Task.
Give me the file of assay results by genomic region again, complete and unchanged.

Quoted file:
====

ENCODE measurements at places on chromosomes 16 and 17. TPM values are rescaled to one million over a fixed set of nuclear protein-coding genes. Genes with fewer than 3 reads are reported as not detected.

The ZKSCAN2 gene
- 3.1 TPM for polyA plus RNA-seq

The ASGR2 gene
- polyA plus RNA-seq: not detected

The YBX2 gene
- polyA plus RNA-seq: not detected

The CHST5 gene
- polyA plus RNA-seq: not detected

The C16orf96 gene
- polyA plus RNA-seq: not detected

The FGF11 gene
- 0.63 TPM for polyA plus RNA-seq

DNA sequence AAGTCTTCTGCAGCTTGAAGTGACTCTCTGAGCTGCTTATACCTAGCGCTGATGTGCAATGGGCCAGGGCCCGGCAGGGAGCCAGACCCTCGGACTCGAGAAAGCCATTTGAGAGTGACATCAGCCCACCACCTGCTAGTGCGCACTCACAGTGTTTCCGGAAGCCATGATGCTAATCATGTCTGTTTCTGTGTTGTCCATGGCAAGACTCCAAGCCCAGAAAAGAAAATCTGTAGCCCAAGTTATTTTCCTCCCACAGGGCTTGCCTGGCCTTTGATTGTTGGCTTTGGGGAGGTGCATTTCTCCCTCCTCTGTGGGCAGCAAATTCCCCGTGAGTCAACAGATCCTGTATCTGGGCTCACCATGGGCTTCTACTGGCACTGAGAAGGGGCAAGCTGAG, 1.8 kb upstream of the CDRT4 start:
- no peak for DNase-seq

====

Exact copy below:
ENCODE measurements at places on chromosomes 16 and 17. TPM values are rescaled to one million over a fixed set of nuclear protein-coding genes. Genes with fewer than 3 reads are reported as not detected.

The ZKSCAN2 gene
- 3.1 TPM for polyA plus RNA-seq

The ASGR2 gene
- polyA plus RNA-seq: not detected

The YBX2 gene
- polyA plus RNA-seq: not detected

The CHST5 gene
- polyA plus RNA-seq: not detected

The C16orf96 gene
- polyA plus RNA-seq: not detected

The FGF11 gene
- 0.63 TPM for polyA plus RNA-seq

DNA sequence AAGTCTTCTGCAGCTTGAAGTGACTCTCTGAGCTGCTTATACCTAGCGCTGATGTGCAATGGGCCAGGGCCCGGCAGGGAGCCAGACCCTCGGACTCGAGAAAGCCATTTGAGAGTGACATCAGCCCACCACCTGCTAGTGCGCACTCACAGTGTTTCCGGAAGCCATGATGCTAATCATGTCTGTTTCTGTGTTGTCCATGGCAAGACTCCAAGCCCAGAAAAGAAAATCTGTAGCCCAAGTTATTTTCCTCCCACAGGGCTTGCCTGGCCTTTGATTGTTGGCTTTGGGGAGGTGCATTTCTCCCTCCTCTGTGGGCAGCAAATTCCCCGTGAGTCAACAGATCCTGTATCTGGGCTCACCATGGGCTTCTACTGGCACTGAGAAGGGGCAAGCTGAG, 1.8 kb upstream of the CDRT4 start:
- no peak for DNase-seq